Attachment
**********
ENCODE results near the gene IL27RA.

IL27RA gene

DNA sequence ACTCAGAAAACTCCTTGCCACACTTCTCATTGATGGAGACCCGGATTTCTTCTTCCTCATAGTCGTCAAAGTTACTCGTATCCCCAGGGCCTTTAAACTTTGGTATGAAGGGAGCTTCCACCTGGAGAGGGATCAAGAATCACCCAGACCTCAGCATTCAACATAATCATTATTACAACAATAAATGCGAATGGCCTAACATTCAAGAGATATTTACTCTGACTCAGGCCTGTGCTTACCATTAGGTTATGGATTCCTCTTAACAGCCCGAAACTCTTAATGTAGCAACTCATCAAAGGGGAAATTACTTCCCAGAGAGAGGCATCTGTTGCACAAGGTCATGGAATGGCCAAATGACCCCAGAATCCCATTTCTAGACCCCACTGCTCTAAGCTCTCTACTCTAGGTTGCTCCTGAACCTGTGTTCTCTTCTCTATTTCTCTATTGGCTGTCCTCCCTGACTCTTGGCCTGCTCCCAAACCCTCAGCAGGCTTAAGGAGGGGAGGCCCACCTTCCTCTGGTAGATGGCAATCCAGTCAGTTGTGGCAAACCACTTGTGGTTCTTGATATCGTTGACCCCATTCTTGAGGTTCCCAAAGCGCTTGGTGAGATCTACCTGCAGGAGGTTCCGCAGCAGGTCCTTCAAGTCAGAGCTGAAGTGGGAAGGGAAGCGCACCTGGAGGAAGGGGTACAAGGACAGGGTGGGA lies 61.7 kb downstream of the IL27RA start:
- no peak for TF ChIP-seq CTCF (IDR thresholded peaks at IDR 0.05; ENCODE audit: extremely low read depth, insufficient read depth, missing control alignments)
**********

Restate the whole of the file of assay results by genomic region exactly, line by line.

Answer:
ENCODE results near the gene IL27RA.

IL27RA gene

DNA sequence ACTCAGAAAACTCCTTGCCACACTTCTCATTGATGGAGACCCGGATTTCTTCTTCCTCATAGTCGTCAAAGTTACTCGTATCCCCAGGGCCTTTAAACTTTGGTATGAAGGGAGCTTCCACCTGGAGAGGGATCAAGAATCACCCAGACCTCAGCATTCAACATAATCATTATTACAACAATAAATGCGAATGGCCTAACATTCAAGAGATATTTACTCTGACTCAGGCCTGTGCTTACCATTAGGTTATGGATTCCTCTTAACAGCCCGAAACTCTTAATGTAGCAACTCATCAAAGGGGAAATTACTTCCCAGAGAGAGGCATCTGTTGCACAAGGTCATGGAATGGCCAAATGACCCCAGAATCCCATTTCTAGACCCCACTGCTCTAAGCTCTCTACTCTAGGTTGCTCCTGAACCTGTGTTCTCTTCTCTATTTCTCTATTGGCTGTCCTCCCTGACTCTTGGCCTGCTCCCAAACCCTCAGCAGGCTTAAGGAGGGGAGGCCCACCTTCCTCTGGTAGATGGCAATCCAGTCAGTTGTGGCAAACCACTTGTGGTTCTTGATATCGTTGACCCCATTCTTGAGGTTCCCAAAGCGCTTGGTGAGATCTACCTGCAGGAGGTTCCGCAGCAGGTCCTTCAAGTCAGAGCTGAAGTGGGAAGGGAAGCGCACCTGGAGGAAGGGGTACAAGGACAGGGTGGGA lies 61.7 kb downstream of the IL27RA start:
- no peak for TF ChIP-seq CTCF (IDR thresholded peaks at IDR 0.05; ENCODE audit: extremely low read depth, insufficient read depth, missing control alignments)